If you’ve been leading worship for a while, you already know that you and your senior pastor are very different people.
The uniqueness between you two is God-given and can create some pretty amazing things for the congregation, but you’d do well to remember that what you do is very different from each other.
One of the biggest differences between you and your pastor involves Sunday afternoons. Understanding this difference can help you and your pastor encourage and pray for one another specifically regarding the challenges each of you face.
How you both feel and react on a Sunday afternoon (or anytime “after” you’ve served in corporate worship) has to do with tension. Where you carry your tension impacts your physical and emotional reactions on Sunday afternoon.
Intrigued? See if this makes sense:
Worship Leader: Lead Up Tension.
Where it lives.
If you do a mid-week rehearsal (and you should), all of your tension lives in the lead up to the service. Because you’ve rehearsed a few days prior, you know all the problem areas: Maybe rehearsal started late and you didn’t have time to really work the last song or maybe the band’s having trouble hearing each other on a specific transition, etc. So you leave rehearsal and you live with that tension until Sunday.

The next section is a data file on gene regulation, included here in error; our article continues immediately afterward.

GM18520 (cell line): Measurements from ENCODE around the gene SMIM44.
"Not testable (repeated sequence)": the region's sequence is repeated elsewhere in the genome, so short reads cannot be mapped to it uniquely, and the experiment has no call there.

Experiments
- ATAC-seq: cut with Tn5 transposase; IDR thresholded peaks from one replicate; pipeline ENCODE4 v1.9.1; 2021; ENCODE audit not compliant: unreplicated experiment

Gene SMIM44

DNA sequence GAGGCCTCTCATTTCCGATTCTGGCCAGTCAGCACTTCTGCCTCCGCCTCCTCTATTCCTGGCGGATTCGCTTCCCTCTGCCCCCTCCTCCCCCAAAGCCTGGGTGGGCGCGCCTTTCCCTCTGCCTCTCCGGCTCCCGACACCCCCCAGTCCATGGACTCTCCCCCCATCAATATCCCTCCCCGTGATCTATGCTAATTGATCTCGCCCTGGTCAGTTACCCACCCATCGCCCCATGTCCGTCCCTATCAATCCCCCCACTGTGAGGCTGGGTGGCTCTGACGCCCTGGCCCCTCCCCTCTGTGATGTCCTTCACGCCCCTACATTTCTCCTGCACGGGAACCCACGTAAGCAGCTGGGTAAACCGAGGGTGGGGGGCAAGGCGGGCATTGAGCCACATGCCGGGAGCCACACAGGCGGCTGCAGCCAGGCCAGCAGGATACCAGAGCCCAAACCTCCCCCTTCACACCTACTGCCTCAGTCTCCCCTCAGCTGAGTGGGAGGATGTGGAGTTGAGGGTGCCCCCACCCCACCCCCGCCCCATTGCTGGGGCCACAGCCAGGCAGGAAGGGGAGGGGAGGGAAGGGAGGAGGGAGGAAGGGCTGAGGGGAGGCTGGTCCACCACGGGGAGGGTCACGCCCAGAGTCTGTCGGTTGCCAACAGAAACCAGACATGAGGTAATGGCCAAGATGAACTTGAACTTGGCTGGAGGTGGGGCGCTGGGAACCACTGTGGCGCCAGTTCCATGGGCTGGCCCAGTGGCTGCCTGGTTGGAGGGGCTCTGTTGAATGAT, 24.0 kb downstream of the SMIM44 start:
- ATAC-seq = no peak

How it’s resolved.
When you finish leading worship on Sunday, you’re immediately relieved, right? If the set went great, you feel like a million bucks. If the set went poorly, you’re glad it’s over with. Most Sundays, we’re ecstatic that everything happened without falling apart in front of a group of people.
How it affects you.
Sunday afternoons are party time. You wanna go out to eat or go home and watch TV with the family. In short, you want to celebrate because you did it and it’s over! Even if it didn’t go well on Sunday, you want to rest and rejoice a bit because you’re an optimist and next Sunday’s gonna be super awesome.